Video: Doctor Pokes Fun at Fibromyalgia Disbelievers

Dr. Kevin White, MD, PhD, has made a video ( “poking fun at the fibromyalgia critics, while arming those who suffer with it the ammunition they need to fight back.” Dr. White is author of Breaking Thru the Fibro Fog (Scientific Proof Fibromyalgia is Real).


Celiac Patients’ Quality of Life Improves Dramatically after Diagnosis

A random survey of more than 1,000 celiac disease patients in Sweden ( found that their average health-related quality of life score the year before diagnosis/treatment was 0.66 (with lower average scores for those who were younger at the time), vs. 0.79 for the general population. But after diagnosis and treatment the average for celiacs increased to 0.86 – well above the general population.

Unfortunately, the researchers note, the average delay in diagnosis after first symptoms is still 9.7 years in Sweden, and even after the first visit to a doctor about the symptoms, it is still 5.8 years.

Interesting data were that 52% of the celiacs were female, 96% complied strictly with the gluten-free diet, and 11% had a household member also with celiac disease. Decades back when this was considered a childhood disease in Sweden, the average age at diagnosis was 2; now with knowledge that symptoms may emerge or worsen at any age, it is 46. Since celiac disease is so common the researchers suggest that physicians look for it more actively.


Blood Test to Detect ‘Mad Cow’ Prions Offered in UK

Neurologists in the UK have been notified that a blood test to detect prions is now available to test patients suspected of having ‘variant CJD’ – aka mad cow disease. According to the UK’s Channel 4 News report, so far the test has produced no false positives, and is being used to screen blood 5,000 anonymous US samples from the Red Cross (where generally no positives would be expected).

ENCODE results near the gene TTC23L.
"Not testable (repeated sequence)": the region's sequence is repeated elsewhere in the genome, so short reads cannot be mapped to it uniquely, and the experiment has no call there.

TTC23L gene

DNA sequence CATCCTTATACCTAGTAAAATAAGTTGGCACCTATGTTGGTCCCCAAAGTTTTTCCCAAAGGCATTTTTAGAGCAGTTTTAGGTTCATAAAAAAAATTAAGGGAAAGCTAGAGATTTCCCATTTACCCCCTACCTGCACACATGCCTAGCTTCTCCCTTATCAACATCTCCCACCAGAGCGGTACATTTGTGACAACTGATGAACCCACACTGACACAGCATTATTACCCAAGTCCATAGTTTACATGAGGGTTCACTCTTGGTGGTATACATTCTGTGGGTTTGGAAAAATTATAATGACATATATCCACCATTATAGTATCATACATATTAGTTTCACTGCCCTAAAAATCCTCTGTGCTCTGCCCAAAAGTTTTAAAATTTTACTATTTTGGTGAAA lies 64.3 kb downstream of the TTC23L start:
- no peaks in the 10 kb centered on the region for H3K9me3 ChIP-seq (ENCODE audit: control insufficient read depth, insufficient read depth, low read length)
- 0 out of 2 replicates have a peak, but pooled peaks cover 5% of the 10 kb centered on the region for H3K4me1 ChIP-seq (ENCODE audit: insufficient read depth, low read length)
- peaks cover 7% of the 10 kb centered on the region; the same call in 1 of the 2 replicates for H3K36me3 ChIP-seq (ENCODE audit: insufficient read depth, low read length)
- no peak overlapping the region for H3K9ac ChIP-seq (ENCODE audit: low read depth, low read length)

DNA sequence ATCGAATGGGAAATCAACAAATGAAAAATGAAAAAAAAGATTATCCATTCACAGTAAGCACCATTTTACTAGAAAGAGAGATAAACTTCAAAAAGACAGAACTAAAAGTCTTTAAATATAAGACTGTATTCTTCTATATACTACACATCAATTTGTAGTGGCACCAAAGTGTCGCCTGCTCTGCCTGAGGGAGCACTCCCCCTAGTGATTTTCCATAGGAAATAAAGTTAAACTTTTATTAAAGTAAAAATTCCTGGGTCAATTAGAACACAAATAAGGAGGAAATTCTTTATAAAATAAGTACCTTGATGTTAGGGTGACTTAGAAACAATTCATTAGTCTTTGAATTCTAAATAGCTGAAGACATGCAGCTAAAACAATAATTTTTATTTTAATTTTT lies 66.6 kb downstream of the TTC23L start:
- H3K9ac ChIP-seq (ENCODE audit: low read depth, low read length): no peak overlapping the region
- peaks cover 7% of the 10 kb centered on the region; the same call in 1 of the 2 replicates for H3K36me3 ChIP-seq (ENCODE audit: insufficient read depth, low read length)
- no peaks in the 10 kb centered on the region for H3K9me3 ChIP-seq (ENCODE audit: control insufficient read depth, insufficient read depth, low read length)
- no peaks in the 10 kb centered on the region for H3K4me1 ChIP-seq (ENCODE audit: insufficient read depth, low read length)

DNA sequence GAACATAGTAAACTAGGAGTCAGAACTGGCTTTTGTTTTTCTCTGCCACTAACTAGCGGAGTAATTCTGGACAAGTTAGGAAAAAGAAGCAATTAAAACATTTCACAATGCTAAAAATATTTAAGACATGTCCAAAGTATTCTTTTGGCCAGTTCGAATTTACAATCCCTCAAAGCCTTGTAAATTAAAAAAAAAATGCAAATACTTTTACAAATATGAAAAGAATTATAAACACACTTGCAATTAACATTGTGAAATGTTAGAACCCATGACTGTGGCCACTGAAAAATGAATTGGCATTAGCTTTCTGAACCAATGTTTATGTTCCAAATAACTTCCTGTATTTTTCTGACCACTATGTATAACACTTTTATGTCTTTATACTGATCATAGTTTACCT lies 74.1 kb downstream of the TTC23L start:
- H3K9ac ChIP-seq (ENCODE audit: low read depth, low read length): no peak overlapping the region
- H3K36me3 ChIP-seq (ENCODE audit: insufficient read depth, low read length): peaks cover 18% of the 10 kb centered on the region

Next, 50,000 anonymous UK blood samples will be tested to better quantify how many people are infected. (A best guess is that about 15,000 people in the UK may be infected.) And possibly the test would become a part of routine blood bank screening.


Connection Between Chronic Fatigue Syndrome (ME/CFS) and Multiple Sclerosis?

Q: Is there a connection between CFS, FMS, and MS? My daughter came down with Mono at age 34. She’s now 51, and in the last year, she’s been told she has all the symptoms of ‘relapsing/remitting MS’. I’m just hoping she has a really terrible case of CFS.

A: You likely have been reading about the new discovery at Queens College that the ‘mono’ virus Epstein-Barr can ‘hide’ in the central nervous system and activates an inflammatory immune response in the brain that causes the MS lesions. (Other recent research indicates EBV seems to get into the brain through the olfactory bulb, which is a relatively unprotected doorway to the brain.) EBV is so often implicated in initiation of Chronic Fatigue Syndrome, and CFS also involves brain lesions, so a similarity seems possible.

The Queens College discovery is good news because it provides a target for figuring out ways to relieve, stop or prevent MS lesions, and suggests similar studies involving potential EBV involvement in those with other neuro-immune illnesses. Certainly some people are diagnosed with ME/CFS and MS, though we are unsure of any statistics on that.


Chicago Support Group Joins National Patient Advocacy Coalitions